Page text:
Introduction – Carpal Tunnel Surgery, Carpal Tunnel Release
Carpal Tunnel is a small canal in the wrist that is made up of the wrist bones called carpal bones and the ligaments that connect bones of the hand with the muscles. The canal is the passage way for a major nerve called the median nerve and many tendons that connect the muscles of the forearm with those of the fingers. When there is a swelling in any of the contents of the canal or the synovial sheath covering them the space is further shortened and a painful condition known as the Carpal Tunnel Syndrome (CTS) results.
Procedure and Considerations – Carpal Tunnel Surgery
The main nerve affected is the medial nerve. It causes pain or tingling numbness on the palmer side of the thumb, index finger, middle finger and inside half of the ring finger. There may be shooting pain in the fingers, hand and forearm. Affection of this nerve also causes loss of power in the thumb. Surgical correction is one of the options in management of Carpal Tunnel Syndrome.
There are essentially two methods of CTS correction, open and endoscopic. Before the surgery your wrist will be X rayed to assess the type and extent of damage. After a mandatory general health checkup your surgeon may plan the surgery.
You will need to be empty stomach for 6 to 8 hours before the surgery. Usually a light dinner is recommended. Food or water in the stomach when under anesthesia can go into your lungs and may even cause death. Once inside the operation theatre an intravenous line will be made in one of the veins of the forearm that is not to be operated upon. You may be given medications to allay anxiety before the operation. Instruments to monitor your heart rate, rhythm (using EKG), blood pressure and oxygen saturation (to detect adequacy of breathing) will then be plugged in. Usually carpal tunnel surgery is performed under local or regional anesthesia. In some cases general anesthesia may also be needed. Under general anesthesia you will be unconscious during the surgery. When performed under regional anesthesia, injection of an anesthetic drug around one of the major nerves of the arm will make your arm numb while the operation is performed. A tourniquet or elastic bandage is tied to the upper arm in order to slow the flow of blood to the operative site. This minimizes bleeding during the operation. Your wrist, fore arm and hand will be cleaned with an antiseptic and draped in sterile surgical drapes.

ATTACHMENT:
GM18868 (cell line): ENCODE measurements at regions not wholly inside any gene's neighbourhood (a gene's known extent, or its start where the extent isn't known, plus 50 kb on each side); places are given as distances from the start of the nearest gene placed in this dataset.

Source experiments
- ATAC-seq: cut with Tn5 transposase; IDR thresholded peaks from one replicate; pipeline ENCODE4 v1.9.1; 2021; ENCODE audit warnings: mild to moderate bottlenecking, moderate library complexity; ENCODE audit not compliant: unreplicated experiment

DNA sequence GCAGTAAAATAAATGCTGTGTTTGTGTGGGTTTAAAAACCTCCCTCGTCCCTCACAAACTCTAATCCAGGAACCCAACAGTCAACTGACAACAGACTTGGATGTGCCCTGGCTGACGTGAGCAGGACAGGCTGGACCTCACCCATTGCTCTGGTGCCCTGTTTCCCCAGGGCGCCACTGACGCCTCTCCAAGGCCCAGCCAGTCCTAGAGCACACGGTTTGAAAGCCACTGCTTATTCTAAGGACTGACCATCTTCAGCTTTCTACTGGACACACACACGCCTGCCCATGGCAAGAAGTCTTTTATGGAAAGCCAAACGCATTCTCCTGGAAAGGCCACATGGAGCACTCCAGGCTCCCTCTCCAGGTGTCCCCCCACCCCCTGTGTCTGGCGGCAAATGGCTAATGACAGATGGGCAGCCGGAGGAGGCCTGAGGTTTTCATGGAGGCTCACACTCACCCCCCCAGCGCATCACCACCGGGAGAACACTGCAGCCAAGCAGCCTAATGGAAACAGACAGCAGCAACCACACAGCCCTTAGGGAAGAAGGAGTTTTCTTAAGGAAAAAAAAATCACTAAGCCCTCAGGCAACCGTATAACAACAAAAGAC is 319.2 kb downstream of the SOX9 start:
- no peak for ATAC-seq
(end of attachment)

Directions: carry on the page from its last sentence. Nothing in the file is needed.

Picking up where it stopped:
In open carpal tunnel release or correction, a long incision is made below the ring finger over the palm. The incision extends from the middle of the palm up to just beyond the wrist. Once the skin and underlying sheath is incised retractors will be placed to hold the operative site open. With the help of blunt dissecting scissors the carpal tunnel will be then exposed.
Once inside the Carpal Tunnel the pressure within the tunnel can be released with or without cutting the ligaments, tendons or synovial sheaths. Usually a ligament known as the Transverse Carpal Ligament is cut to allow the release of the pressure. The tourniquet is then removed and the surgical site is checked for bleeding points which can then be tied up. Skin can then be sutured back and the area bandaged. A plaster cast or splint may usually be applied after dressing to improve healing, prevent nerve or tendon damage.
Once the Carpal Tunnel surgery is over you will be taken to the recovery room. You will be given antibiotics and pain relieving medication. Depending on your general condition you can then be shifted to the hospital bed or discharged for home. Usually Carpal tunnel release surgery is done in day care and but you may need some one to drive you home after the surgery. Recovery is faster with the endoscopic technique compared to open surgery. Once the surgical scar starts healing you will be given exercises of your fingers and hand to prevent stiffness.
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This article is not medical advice nor a substitute to professional health advice. Always consult a doctor.